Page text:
So should we be worried about a repeat occurrence of that this season? Well, it’s certainly feasible that it could happen again. There’s always that chance that things just don’t click, that injuries strike, or that players simply under-perform or fail to get better. The cynic in me is scared to get overly excited about this team knowing their reputation for heartbreak.

However, the optimist in me is having a hard time not being overly giddy about the season ahead for the Jazz and what it may hold.

And perhaps that’s the best message I can aim to portray here. Could the season be yet another disappointment? Well, sure, I suppose so. You always have to let a season play out and see what comes of it.

But even as skepticism tries to shine through, I feel comfortable saying that Jazz fans have every right to be excited about this upcoming season. Mike Conley is a significant upgrade over Ricky Rubio, and represents exactly what the team needed in terms of a second creator and scoring threat for the Jazz. Bojan Bogdanovic excellently fills Utah’s former shooting void and should fit the Jazz DNA like a glove.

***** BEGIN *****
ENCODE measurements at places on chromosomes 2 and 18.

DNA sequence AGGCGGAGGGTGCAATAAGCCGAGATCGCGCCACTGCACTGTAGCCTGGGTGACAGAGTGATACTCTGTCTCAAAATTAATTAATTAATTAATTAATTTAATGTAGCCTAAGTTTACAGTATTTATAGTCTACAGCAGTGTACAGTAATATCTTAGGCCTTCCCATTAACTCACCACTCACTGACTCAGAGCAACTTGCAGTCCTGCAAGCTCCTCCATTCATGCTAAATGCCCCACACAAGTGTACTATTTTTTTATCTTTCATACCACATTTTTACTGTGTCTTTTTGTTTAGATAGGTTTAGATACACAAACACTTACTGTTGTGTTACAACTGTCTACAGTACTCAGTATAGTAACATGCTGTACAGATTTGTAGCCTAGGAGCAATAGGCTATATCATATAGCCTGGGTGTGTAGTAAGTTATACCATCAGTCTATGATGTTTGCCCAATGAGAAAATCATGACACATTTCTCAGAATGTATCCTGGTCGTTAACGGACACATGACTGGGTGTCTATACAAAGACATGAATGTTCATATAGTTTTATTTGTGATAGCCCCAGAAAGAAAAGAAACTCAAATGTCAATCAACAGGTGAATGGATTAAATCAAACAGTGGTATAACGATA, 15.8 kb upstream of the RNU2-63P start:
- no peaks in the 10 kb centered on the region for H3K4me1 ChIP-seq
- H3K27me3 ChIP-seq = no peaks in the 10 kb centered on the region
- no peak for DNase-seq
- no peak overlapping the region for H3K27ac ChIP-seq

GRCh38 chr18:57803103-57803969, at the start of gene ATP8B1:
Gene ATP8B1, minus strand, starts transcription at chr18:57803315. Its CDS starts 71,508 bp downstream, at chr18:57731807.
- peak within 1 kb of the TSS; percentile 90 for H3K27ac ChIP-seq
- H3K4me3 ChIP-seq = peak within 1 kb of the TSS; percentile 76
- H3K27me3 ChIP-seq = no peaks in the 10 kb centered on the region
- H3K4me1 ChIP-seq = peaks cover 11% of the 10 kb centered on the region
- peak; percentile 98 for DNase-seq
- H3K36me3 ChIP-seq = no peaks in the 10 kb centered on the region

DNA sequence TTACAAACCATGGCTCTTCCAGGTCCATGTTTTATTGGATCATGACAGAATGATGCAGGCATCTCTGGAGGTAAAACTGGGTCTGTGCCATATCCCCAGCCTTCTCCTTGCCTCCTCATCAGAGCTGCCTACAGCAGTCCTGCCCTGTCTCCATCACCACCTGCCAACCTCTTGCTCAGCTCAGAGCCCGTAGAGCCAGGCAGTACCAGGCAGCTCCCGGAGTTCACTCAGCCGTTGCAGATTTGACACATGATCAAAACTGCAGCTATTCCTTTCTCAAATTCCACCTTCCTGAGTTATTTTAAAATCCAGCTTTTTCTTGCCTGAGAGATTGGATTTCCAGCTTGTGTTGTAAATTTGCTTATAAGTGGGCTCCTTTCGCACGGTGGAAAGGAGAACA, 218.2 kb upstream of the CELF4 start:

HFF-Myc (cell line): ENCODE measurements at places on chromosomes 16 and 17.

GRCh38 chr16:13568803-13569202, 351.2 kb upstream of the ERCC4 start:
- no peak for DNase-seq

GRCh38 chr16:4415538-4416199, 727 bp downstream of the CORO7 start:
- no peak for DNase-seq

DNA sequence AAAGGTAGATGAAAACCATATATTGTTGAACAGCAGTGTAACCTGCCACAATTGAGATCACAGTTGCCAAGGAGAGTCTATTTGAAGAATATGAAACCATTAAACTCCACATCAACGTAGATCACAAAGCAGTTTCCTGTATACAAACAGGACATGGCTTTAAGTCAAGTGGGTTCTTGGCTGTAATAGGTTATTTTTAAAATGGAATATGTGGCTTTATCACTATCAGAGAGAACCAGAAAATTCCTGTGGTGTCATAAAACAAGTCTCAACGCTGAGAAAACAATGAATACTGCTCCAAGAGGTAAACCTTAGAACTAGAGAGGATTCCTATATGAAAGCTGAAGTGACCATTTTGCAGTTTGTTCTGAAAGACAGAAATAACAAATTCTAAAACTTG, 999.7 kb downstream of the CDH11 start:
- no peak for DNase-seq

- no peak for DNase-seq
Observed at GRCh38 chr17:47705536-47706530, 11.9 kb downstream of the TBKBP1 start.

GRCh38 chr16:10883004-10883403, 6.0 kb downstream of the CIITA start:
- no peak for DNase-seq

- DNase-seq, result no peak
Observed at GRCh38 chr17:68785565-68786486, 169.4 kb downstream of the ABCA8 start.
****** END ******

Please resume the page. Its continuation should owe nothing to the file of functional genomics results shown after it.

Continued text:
The rest of the guys added depth and versatility unlike anything the Jazz have had in recent seasons. Meanwhile, Donovan Mitchell appears primed for a massive breakout season, Rudy Gobert is entering his prime and should continue to be a force for Utah on both ends of the floor. Projected Starter Royce O’Neale could be in for a career year and Joe Ingles will enjoy a less demanding role that could produce massive dividends.

Not to mention, one of the largest former problems mentioned above was that the Jazz simply haven’t been able to find a way to win close games. In the past two seasons, a lot of that has had to do with Donovan Mitchell being their lone closer option who was easily honed in on and overwhelmed by opposing defenses. Now, however, the Jazz have a number of guys capable of closing big games, especially newcomers Conley and Bogdanovic.

Not only that, but with such a deep team, the Jazz will hope to find themselves playing in less closely contested games, as ideally their well-rounded attack will keep opponents backpedaling all game long.